Hop on over to 5 Minutes For Books to see what others have been reading!

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What’s On Your Nightstand? February Edition

I’ve read a lot this month. Books, magazines, blogs, websites…It’s been heaven. I won’t list everything. Instead I’ll focus on the “chick” books as a tribute to the friends I was able to get together with earlier this month.

Confessions of a Shopaholic by Sophia Kinsella never fails to make me laugh until I cry (and drool over her wardrobe). For those not familiar with the Shopaholic series, the books not only take the readers through Rebecca Bloomwood’s financial fiascos due to her love of shopping, but also her knack of solving problems of her own and those around her. Think Lucy Ricardo in Prada shoes.

Good In Bed by Jennifer Weiner is not a sex help book that the name implies. It’s the type of  book that makes me laugh hysterically, and then sob over plot twists. I have fond memories of passing this book back and forth with the teachers I worked with when this book originally came out. Not only did we enjoy the story, but the game we called “Guess Who’s Desk The Principal Will Find This On?” Guess who “won”.

I wanted to re-read this old favorite because I was giddy to find out it now has a sequel:


Ooooo, Certain Girls was good! Finding out what happened to the heroine Cannie. Reading from not only her view-point, but her thirteen year old daughter Joy’s. Laughing hysterically, then reaching for the box of Kleenex during those plot twists. This book was definitely the reading highlight of my month.

Those are some of the books I’ve read this month. To see what other’s have been enjoying, hop on over to 5 Minutes for Reading


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The Children’s Classic Mystery Challenge, Volume 1


I’ve already admitted to how giddy I was to find the 5 Minutes For Books site. Imagine my glee when they gave me the perfect excuse to dust off some old favorites from my childhood! I knew just the series I wanted to kick off the challenge with: Alfred Hitchcock and The Three Investigators.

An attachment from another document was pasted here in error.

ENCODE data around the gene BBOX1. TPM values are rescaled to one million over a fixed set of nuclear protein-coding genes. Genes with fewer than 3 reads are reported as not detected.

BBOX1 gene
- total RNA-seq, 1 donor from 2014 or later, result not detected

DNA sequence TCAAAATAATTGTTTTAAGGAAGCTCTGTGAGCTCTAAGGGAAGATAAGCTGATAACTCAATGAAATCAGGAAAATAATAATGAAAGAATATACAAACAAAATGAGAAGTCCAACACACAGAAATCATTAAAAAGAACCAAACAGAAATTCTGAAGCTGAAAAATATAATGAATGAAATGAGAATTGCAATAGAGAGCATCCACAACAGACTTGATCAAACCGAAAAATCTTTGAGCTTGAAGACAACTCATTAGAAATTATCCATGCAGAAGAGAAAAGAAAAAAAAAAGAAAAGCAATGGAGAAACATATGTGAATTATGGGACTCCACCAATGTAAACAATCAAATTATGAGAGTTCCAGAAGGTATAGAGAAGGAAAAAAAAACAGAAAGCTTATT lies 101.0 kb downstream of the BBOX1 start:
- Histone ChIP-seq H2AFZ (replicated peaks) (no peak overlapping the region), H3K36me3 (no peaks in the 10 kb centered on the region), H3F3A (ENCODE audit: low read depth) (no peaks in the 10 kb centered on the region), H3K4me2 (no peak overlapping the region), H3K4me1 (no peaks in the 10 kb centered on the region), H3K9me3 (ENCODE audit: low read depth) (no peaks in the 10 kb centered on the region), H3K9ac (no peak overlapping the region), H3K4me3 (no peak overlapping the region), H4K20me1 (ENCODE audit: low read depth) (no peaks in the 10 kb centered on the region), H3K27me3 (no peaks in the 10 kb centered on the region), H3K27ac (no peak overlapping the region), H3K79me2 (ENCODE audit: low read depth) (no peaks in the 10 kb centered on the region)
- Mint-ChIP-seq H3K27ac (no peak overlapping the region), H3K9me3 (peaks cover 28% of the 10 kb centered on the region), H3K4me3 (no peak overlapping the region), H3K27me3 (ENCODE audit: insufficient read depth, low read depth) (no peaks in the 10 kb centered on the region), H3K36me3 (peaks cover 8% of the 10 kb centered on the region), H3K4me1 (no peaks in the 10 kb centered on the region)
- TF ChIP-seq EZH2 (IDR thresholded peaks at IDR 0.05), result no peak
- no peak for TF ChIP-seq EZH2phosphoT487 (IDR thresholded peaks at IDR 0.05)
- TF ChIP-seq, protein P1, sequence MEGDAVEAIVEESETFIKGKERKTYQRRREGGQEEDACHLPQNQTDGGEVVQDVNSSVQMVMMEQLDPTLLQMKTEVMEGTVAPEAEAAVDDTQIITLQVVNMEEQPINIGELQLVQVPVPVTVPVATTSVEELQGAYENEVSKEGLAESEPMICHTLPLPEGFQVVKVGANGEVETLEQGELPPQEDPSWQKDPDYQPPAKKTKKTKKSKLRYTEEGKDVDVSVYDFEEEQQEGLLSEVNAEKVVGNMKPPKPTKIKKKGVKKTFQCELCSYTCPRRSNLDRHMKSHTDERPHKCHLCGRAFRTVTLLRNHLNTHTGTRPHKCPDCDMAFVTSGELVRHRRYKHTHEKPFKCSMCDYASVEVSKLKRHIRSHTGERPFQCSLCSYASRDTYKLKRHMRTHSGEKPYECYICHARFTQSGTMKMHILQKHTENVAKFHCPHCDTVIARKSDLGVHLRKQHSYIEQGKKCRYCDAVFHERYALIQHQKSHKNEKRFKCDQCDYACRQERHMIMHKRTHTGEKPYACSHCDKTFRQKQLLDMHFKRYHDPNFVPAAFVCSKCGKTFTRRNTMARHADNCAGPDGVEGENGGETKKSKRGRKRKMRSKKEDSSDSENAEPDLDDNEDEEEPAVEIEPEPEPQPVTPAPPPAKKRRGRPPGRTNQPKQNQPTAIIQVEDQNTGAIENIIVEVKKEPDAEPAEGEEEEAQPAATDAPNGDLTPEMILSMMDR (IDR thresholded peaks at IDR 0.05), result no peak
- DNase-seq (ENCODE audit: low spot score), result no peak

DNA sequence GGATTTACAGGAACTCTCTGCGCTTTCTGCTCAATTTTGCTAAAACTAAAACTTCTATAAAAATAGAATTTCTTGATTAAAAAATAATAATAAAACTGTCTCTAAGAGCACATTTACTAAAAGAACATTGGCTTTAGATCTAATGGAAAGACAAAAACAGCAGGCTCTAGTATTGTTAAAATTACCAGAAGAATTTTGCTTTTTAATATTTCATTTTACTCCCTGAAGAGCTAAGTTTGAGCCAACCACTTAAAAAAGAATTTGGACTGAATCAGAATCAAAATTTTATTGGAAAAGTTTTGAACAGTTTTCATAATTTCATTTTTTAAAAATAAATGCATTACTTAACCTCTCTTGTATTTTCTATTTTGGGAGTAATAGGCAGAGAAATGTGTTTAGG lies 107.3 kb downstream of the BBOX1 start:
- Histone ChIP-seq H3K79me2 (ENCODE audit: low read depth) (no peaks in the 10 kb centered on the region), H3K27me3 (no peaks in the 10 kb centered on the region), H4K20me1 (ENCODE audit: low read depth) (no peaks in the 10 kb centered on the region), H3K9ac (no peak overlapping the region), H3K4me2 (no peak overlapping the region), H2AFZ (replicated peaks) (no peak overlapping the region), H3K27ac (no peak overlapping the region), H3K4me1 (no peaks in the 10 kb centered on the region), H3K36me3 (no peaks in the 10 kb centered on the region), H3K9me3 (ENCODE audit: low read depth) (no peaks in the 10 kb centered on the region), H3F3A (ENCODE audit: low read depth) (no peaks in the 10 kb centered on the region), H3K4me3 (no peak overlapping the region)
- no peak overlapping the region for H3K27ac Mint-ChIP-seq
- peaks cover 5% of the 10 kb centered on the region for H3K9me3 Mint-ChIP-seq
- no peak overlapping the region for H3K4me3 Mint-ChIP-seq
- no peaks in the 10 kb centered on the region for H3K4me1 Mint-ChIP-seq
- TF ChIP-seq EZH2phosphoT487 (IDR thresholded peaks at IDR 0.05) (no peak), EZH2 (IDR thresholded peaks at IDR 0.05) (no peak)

For those not familiar with the series, The Three Investigators are  teenagers who solve crimes and still manage to make it home every evening in time for supper. Jupiter Jones (the brainy First Investigator), Pete Crenshaw (the athletic Second Investigator), and Bob Andrews (in charge of Records and Research) have a sweet deal with Jupiter’s uncle, who owns a junk  salvage yard: they work in exchange for freebies from the yard. That may not sound like much, but when you consider it’s how they obtained their headquarters (an old mobile home trailer), and equipped their lab, the boys made out like bandits.  Jupiter had whipped together a homing device in the book I  read.

The series begins when the Jupiter wins the use of a chauffeur driven limousine for thirty days, and decides it’s the perfect time to open a detective agency. The approximately 14-year-old boy and his friends decide to solve a case for a big director to establish their agency. Enter Alfred Hitchcock. After a rocky beginning to their relationship, the director agrees to introduce their cases for the boys. Ok, their was a bit of blackmail involved in the beginning too, but Hitchcock eventually forgave the boys.

The original series started in 1964, and by 1987 there were 43 titles in the series written by four different authors, starting with the series creator, Robert Arthur. I’ve noticed over the years that Alfred Hitchcock and The Three Investigators had turned into simply The Three Investigators. Alfred was never mentioned in the later editions of the novels.  After I finished The Secret of the Crooked Cat, I took the opportunity to do a little sleuthing of my own to find out why. It was a harrowing adventure involving a couple clicks of my mouse, but I found my answer. After Hitchcock’s death, his estate wanted more money from the publisher (Random House) to use his name. In response, the publisher  dropped Alfred like a bad habit, and invented a mysterious detective to introduce the books, even rewriting earlier novels to do so.

I enjoyed my trip down memory lane, and can’t wait to take another one next month. Check out what other classic children’s mysteries others have enjoyed over at 5 Minutes for Books!

eta: Whoops! I was so excited about this challenge that I posted it a week early. The link will be activated next Tuesday.